WATCHMEN sales rankings

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Oh, okay. Here is ONE LINK about WATCHMEN, but it has to do with the comic — PSYCHE. John Jackson Miller looks at the original sales rankings of the miniseries:

Watchmen is one of the most reprinted comics series in history — but where did Watchmen rank at the time it came out? There are challenges in answering that question. First, many competing comics still had heavy newsstand sales and sold subscriptions, whereas Watchmen was a limited series principally targeting the direct market. Second, its sales were spread out across a variety of direct-market distributors that did not report their sales. Only the sales of one of the larger ones, Capital City Distribution, are known to The Comics Chronicles — but those original orders are known exactly from internal records, as is the ranking of each issue at Capital that month, versus other titles.


The numbers will surprise you. Also surprising (although not to faithful readers of this blog), the chart reminds us that only ONE issue of WATCHMEN shipped late. That was the last one and it was all of a month late, a break planned by Moore and Gibbons.

Comments

  1. Alan Coil says:

    “Also surprising (although not to faithful readers of this blog,) the chart reminds us that only ONE issue of Watchmen shipped late, and that was the last one and it was all of a month late, a break planned by Moore and Gibbons. ”

    Yeah, I’ve been trying to fight that “it was late” thing for years, seldom getting any traction. Myth is stronger than truth.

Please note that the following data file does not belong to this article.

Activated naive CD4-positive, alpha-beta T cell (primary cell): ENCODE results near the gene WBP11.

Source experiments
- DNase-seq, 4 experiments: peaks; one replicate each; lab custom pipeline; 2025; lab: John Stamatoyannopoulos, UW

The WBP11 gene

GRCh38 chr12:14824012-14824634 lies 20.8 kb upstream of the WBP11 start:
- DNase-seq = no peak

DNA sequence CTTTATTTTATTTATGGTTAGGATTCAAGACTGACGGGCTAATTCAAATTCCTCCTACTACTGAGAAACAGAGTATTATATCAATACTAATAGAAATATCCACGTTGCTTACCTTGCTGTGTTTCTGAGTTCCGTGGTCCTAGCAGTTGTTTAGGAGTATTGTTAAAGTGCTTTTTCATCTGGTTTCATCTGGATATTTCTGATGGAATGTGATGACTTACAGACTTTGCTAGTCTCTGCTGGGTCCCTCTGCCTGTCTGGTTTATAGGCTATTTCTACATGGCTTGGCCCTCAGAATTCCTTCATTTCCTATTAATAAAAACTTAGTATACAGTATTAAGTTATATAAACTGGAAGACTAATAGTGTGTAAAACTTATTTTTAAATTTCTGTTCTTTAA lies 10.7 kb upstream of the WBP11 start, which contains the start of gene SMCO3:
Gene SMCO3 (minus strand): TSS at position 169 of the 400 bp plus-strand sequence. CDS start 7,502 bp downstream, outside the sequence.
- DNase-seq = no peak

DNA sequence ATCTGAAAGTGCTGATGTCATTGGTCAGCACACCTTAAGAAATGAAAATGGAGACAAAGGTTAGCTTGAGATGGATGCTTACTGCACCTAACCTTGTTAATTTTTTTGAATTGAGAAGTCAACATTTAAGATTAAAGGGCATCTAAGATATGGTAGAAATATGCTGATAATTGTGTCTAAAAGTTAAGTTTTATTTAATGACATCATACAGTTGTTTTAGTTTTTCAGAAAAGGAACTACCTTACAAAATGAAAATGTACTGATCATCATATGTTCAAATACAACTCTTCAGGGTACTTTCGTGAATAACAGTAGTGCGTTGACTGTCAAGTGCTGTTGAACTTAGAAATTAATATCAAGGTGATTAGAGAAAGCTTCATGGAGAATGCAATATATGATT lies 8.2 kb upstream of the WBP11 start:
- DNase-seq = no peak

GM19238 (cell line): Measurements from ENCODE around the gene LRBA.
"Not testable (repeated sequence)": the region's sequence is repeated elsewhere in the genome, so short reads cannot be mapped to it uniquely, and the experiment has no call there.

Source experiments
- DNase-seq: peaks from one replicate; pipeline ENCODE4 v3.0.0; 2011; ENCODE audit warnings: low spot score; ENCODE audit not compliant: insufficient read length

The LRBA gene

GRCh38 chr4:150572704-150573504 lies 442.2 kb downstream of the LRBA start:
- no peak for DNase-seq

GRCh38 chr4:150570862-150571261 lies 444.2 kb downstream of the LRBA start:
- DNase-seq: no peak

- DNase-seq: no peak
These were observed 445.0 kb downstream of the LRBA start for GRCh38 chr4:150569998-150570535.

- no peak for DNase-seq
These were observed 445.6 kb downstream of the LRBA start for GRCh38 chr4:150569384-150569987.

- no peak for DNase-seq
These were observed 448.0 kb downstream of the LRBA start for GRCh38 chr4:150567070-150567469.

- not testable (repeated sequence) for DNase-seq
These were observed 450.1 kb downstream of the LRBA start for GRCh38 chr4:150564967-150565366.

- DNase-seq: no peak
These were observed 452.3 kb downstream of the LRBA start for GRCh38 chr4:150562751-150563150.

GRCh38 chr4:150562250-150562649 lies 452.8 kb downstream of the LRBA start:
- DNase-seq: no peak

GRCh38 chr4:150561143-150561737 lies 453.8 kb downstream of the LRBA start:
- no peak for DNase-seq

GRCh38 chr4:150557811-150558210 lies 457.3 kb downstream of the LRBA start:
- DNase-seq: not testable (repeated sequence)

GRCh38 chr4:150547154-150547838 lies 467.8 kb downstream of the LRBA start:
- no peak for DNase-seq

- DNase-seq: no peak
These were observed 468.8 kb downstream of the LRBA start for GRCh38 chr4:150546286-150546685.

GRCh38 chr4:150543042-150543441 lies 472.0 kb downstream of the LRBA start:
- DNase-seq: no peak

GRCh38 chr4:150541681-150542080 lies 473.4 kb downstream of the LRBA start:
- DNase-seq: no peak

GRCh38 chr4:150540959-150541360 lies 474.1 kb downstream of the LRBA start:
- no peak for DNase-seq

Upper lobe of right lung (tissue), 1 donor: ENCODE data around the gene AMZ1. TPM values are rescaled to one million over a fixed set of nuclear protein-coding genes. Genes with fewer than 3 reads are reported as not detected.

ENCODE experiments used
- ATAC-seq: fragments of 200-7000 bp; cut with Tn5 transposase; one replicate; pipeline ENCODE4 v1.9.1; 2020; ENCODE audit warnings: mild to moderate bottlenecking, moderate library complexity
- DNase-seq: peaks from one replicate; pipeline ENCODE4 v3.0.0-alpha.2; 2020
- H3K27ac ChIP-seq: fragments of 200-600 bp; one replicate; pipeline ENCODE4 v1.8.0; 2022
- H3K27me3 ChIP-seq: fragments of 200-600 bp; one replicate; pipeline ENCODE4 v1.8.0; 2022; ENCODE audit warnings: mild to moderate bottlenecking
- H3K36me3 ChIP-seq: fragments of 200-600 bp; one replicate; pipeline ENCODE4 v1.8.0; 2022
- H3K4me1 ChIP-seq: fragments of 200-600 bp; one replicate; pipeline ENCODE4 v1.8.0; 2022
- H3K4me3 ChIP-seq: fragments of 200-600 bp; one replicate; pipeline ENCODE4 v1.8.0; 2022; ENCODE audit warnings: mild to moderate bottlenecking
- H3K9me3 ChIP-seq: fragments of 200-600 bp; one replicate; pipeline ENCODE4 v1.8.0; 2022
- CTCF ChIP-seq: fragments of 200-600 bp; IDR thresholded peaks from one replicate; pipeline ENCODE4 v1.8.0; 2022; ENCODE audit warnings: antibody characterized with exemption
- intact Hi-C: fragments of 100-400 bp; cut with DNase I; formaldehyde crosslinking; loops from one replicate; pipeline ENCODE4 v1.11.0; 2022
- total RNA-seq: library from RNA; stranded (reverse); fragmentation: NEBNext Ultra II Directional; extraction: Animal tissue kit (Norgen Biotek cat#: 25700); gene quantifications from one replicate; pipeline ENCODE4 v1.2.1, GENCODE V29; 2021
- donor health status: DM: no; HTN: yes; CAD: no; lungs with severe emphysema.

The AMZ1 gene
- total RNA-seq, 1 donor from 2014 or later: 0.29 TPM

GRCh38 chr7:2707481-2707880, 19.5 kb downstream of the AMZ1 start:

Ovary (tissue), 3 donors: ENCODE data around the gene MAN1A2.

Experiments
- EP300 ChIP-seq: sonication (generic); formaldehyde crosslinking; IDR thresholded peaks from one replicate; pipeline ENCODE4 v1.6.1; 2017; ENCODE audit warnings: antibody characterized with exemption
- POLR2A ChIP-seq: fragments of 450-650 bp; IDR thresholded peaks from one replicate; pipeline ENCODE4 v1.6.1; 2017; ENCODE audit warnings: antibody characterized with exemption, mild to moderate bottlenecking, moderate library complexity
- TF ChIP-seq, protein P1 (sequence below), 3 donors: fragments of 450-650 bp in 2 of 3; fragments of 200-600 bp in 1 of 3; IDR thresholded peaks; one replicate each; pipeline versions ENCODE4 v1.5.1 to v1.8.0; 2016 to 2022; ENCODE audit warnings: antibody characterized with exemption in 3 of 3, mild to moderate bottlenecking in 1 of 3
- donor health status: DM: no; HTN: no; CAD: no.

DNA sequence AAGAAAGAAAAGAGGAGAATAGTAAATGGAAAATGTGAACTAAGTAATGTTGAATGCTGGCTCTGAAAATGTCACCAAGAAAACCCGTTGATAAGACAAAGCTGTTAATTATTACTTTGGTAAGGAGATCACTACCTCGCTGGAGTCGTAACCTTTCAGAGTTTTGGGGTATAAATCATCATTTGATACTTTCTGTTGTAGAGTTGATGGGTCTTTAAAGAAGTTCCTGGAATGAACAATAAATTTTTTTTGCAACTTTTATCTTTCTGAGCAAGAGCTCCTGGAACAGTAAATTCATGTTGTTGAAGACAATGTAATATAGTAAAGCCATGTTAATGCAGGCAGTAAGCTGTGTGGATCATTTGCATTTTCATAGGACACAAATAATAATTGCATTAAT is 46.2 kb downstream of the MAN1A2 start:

2. matthew says:

    Really, that’s a myth? I was collecting the issues in high school, and I remember quite a long wait for #12. Although, maybe it just felt like forever at the time.

  3. MBunge says:

    WATCHMEN is probably the all time example of the collected edition outstripping meager serialized sales. Of course, too many people have taken that example to heart and fogotten that…

    1. They’re not Moore and Gibbons.

    2. There’s still a heck of a lot of money to be made in serialized entertainment.

    Mike

  4. “Yeah, I’ve been trying to fight that “it was late” thing for years, seldom getting any traction. Myth is stronger than truth.”

    I’m wondering whether the collapse of Glenwood Distributors was related to some people thinking the book was late — if there were a bunch of shops that had to scramble to get their orders filled elsewhere. The timing is right.

  5. Define “late”. Did it ship later that month? There was a longer break between issues 10 and 11, as I recall from the shop I was working in at the time.

  6. Glenn, you’re absolutely right. I hit the stacks and confirmed that, yes, it was #11 that got delayed twice. I list the announced ship-to-distributor dates here:

    http://blog.comichron.com/2009/03/when-watchmen-hit-stands-best-guess.html

    and it works out like this:

    #10 • February 10, 1987
    #11 • (First scheduling) March 17, 1987
    (Second rescheduling) April 28, 1987
    (Final rescheduling) May 19, 1987
    #12 • June 2, 1987

    Those dates are the announced “ship to distributor” dates, but I believe that they’re pretty close to the direct-market on-sale date (which was always weeks before the announced “on-sale date,” which was really the newsstand date). I found in my old collection manifest a record of having bought one of the Watchmen issues four days after the announced ship date — proving nothing so much as what a freakish child I was then. (And, evidently, now, in actually finding a need to consult it!)

  7. I just got into this comic book after I learned of the movie. It is really good. I am glad they reprinted them.

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